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Re: overloading = [a solution]

Damian Conway
May 5, 2000 14:25
Re: overloading = [a solution]
Message ID:
Some time ago, Jeff Pinyan posted a demo of a handy way of grabbing control
of assignments to variables. I responded that I had a module on that, and
we decided to step outside to discuss it.

Following that discussion I'm now ready to make the module generally
available. There's a summary below. The main question is, should I find
a better name for it? If so, suggestions welcome.



    Class::ifiedVars - Control assignment to scalars

    The Class::ifiedVars module exports a single subroutine named
    `classify', which may be used to associate a particular class name with
    a variable, in order to control the variable's behaviour when assigned to.

    In its simplest form the `classify' subroutine is used like this:

            classify $var => 'ClassName';

    This has two effects. Firstly it enforces *type compatibility* in
    assignments. That is, it restricts subsequent assignments to $var, so
    that only references to objects blessed into class ClassName (or one of
    its derived classes) may be assigned. Attempts to assign an incompatible
    value to $var result in an exception being thrown.

    Secondly, if class ClassName defines (or inherits) a method named
    `ASSIGN', any subsequent assignments to $var:

            $var = $newval;

    will be silently converted to:


    If ClassName doesn't have an `ASSIGN' method, the normal assignment
    semantics are used (always provided, of course, $newval is type
    compatible with $var).

  Type-incompatible assignment semantics

    If you want a variable that delegates assignments to some class's ASSIGN
    method (as above), but that *doesn't* require that the assigned value be
    a compatible type, you can turn off the type-compatibility checking like

            classify $var => 'ClassName', STRICT => 0;

  Per-variable assignment semantics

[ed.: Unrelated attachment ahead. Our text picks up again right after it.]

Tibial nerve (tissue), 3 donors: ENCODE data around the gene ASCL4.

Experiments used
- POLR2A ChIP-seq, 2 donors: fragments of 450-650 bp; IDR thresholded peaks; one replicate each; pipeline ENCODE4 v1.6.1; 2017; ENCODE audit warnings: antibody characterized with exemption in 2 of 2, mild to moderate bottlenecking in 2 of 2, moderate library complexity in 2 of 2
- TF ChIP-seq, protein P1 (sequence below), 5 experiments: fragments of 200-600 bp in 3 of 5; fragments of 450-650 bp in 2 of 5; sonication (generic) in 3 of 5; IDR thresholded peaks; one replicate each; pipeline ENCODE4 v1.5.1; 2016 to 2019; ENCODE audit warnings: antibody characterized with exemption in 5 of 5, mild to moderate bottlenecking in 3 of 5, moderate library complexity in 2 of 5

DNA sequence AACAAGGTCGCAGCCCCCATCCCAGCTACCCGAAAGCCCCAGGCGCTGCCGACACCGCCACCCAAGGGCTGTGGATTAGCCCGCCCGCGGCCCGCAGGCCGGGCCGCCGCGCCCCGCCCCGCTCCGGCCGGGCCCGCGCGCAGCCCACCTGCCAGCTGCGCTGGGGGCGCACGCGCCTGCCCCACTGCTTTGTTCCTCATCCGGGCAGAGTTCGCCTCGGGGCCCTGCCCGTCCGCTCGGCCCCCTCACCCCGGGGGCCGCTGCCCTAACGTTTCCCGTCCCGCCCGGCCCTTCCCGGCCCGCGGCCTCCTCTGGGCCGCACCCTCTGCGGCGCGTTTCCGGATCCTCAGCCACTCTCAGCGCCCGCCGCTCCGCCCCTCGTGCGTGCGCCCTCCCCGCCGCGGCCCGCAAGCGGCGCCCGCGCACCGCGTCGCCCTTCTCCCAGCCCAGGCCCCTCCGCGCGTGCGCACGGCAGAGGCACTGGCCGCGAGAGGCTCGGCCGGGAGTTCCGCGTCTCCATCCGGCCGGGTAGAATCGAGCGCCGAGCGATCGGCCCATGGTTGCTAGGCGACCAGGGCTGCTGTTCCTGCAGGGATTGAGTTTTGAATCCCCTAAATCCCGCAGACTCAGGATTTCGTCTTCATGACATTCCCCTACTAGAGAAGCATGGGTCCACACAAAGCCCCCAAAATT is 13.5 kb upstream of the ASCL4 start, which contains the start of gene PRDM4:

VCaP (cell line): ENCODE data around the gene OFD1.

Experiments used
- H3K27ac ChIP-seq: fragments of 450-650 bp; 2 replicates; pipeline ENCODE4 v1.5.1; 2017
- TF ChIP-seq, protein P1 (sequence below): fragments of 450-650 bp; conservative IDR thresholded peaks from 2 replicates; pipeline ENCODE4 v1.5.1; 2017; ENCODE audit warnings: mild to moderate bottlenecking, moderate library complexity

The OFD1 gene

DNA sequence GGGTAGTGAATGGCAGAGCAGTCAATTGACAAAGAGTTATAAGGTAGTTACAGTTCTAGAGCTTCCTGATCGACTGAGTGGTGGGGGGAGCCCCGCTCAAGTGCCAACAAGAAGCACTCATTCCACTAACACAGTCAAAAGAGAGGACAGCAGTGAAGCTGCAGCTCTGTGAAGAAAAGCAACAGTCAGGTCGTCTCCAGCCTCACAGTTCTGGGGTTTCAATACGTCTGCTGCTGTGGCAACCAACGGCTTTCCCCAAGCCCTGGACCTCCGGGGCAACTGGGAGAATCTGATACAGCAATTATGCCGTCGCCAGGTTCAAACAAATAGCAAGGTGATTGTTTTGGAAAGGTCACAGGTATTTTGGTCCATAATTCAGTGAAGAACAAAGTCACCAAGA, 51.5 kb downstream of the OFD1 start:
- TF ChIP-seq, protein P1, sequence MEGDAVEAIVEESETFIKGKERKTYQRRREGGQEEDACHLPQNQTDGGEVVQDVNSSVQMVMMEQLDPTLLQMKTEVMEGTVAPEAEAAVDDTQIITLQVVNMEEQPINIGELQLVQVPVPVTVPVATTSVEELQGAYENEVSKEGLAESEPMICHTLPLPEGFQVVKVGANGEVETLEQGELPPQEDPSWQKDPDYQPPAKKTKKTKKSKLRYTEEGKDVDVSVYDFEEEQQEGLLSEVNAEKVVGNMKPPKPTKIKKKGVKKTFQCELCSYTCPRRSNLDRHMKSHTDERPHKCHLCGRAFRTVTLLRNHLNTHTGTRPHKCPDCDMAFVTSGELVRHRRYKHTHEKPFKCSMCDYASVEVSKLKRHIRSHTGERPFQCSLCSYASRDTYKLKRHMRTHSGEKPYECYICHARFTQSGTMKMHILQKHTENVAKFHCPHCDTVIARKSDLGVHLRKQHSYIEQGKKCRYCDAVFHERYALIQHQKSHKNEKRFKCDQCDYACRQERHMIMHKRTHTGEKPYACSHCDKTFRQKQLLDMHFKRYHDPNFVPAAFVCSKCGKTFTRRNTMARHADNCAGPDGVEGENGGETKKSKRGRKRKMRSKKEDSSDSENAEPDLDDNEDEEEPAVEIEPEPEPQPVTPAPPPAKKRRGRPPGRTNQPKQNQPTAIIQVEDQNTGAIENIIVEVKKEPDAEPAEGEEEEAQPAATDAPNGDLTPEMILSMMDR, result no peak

You can also set up a variable with its own unique assignment semantics:

            classify $var => 'ClassName', ASSIGN => $subref;

    where $subref contains a reference to a subroutine.
    Now any assignment to this variable will be converted to:


    Note that type-compatibility will still be enforced, unless specifically

            classify $var => 'ClassName', ASSIGN => $subref, STRICT => 0;

  Predefining classifiers

    Some applications may require many variables classified identically.

            classify $var1 => 'ClassName', ASSIGN => $subref;
            classify $var2 => 'ClassName', ASSIGN => $subref;
            classify $var3 => 'ClassName', ASSIGN => $subref;
            classify $var4 => 'ClassName', ASSIGN => $subref;
            classify $var5 => 'OtherClass', STRICT => 0;
            classify $var6 => 'OtherClass', STRICT => 0;
            classify $var7 => 'OtherClass', STRICT => 0;
            classify $var8 => 'OtherClass', STRICT => 0;

            classify $var9 => 'YetAnotherClass';

    In such cases, it is more efficient to create a single subroutine to do
    this. Class::ifiedVars can optionally export a subroutine named `type'
    that does exactly that. It takes the same arguments as `classify',
    except that, rather than taking a variable as its first argument, `type'
    takes the name of the new local classifier subroutine to be created.

    The subroutine that `type' creates then takes one or more variables and
    classifies them using the same arguments that were originally passed to
    `type'. Hence we could rewrite the above classifications:

            use Class::ifiedVars 'type';

            type Type1 => 'ClassName', ASSIGN => $subref;
            type Type2 => 'OtherClass', STRICT => 0;

            Type1 ($var1, $var2, $var3, $var4);
            Type2 ($var5, $var6, $var7, $var8);

            classify $var9 => 'YetAnotherClass'; Perl Programming lists via nntp and http.
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